Since Alex Last became the BBC's correspondent in Nigeria, he's been working really hard. This week alone, he's sent two wonderful despatches which show he's immersing himself in Nigerian culture. Earlier this week, he sent a despatch on the resurgence of highlife music, interviewing Fatai Rolling Dollar, and speaking to young Nigerians. Today, on World Today, he hitches a ride on an Okada to discuss the nighttime ban on the deathtraps. BBC Newsonline has what is more or less a transcript of the report. But you can also listen to it as part of the World Today's podcast. If that doesn't work, try Newshour, which also ran the same report.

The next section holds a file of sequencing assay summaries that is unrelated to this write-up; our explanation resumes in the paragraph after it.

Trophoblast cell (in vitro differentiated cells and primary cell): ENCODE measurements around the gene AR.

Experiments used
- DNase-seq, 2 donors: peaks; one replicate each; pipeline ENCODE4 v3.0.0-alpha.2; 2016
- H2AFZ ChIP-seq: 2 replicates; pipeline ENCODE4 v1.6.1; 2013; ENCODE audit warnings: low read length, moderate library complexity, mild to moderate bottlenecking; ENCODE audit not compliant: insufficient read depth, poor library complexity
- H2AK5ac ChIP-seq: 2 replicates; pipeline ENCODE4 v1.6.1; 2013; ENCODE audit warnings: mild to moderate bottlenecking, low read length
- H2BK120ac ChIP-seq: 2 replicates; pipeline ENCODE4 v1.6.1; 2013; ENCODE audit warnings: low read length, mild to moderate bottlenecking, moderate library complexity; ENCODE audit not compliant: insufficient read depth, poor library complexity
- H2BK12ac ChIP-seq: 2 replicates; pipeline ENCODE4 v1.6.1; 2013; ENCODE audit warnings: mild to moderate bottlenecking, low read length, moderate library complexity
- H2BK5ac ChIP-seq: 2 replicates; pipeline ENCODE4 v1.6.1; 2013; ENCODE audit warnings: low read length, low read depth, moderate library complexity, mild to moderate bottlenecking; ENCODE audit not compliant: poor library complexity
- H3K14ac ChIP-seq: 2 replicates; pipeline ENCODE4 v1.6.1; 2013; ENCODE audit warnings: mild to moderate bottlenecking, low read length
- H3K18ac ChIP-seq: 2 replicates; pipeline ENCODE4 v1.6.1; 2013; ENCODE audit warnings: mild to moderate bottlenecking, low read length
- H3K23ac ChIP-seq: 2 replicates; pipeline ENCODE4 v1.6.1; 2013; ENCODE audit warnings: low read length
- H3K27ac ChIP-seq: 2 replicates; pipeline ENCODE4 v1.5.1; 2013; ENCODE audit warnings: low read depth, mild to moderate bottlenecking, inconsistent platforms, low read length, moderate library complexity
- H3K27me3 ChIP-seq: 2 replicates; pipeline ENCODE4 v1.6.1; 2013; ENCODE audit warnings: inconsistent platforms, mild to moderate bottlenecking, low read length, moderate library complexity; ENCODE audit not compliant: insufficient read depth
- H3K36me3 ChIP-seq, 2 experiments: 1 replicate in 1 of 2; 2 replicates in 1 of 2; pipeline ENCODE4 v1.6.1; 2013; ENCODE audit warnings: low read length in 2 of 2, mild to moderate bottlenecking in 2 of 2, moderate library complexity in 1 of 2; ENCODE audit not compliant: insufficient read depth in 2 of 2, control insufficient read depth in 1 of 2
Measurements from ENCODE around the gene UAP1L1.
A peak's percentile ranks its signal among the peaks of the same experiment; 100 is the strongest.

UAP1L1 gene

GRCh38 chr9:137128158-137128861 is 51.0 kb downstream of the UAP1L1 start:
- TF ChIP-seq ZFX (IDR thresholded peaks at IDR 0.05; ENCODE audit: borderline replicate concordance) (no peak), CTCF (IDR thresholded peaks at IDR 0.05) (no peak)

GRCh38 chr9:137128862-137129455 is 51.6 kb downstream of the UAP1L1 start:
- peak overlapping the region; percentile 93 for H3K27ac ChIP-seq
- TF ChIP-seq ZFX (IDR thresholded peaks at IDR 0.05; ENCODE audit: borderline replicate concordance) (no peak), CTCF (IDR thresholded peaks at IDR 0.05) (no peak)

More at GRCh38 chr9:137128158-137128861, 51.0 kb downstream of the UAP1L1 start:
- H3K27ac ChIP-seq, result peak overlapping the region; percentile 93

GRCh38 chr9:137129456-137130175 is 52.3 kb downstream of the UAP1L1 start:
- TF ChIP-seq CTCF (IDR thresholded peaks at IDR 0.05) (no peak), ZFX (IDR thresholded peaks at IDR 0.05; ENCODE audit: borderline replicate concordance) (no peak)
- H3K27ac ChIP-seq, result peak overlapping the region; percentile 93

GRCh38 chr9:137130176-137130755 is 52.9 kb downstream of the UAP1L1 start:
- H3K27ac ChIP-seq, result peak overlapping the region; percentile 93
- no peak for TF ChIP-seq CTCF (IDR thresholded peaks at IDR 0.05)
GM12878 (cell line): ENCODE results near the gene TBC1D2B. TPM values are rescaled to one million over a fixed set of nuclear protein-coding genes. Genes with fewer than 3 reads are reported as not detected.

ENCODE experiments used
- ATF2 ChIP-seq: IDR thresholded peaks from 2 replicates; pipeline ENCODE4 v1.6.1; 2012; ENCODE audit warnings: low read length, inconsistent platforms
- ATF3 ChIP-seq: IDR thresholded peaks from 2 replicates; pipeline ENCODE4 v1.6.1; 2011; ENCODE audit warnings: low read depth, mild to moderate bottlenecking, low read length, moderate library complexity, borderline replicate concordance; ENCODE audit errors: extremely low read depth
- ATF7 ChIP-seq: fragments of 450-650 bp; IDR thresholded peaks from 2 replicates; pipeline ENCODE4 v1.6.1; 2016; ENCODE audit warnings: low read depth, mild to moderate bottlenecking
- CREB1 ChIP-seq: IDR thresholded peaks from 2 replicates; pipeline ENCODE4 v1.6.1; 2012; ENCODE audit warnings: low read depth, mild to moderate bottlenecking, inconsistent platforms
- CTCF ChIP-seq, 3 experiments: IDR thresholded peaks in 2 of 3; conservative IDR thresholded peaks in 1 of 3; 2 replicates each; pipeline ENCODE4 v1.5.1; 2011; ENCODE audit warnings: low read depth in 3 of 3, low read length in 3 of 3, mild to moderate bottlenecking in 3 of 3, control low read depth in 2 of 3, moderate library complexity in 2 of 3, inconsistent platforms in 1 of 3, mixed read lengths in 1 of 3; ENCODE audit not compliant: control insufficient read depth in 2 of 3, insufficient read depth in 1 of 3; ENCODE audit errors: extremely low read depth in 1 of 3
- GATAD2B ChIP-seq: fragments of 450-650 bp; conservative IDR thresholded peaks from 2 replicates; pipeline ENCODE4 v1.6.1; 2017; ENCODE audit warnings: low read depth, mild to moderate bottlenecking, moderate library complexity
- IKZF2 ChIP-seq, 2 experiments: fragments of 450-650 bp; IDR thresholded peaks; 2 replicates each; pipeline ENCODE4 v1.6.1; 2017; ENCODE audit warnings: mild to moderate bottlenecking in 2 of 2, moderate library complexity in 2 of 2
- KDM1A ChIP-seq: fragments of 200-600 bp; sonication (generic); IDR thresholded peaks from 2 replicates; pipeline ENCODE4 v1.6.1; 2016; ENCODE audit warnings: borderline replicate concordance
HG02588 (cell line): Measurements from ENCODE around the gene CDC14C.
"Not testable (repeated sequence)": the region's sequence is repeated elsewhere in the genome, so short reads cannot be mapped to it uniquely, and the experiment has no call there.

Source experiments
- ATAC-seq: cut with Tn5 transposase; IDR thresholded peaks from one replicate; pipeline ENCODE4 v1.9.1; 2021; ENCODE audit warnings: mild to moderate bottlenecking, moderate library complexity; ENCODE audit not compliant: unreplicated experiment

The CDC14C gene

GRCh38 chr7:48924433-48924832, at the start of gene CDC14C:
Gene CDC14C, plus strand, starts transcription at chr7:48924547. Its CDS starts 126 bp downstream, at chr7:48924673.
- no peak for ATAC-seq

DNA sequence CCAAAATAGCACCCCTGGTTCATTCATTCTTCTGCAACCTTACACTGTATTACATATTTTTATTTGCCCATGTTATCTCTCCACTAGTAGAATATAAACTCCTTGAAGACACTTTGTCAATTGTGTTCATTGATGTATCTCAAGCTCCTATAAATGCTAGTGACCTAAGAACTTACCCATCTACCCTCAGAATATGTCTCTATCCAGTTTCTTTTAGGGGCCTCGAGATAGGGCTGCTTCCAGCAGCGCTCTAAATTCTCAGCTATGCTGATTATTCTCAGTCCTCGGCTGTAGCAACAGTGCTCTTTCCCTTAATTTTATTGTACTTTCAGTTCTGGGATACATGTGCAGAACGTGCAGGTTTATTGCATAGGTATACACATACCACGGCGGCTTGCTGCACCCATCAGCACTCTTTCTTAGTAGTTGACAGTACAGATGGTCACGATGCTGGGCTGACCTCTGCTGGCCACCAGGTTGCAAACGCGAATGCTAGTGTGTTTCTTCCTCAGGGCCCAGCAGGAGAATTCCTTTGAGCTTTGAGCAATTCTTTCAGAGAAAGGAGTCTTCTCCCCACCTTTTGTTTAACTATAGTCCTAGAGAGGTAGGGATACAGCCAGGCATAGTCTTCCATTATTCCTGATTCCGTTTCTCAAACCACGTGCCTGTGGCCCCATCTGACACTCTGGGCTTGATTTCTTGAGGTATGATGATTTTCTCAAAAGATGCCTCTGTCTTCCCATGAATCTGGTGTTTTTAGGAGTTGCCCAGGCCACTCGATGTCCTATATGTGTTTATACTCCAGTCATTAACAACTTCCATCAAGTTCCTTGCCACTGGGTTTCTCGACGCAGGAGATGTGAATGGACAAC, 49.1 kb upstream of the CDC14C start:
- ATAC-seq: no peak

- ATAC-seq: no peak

I've searched but can't find the highlife music report. However, I can assure you that it was what you can only be called "saliva radio" - it makes you drool. Music mostly marinated in nostalgia, and effusive characters; makes for radio so good you can almost literally touch it. In June, there was also a report on dwarfs in Nigerian films (watch here). The great thing about Alex Last is that there isn't an iota of condescension in his reporting, which can't be an easy thing to do when reporting from a country like Nigeria. I being presumptious here perhaps, but, my hope is that places like Nigeria aren't stepping stones for reporters to move on to "greater things", like say New York or Brussels. We need good correspondents in our own right, rather than people just passing through.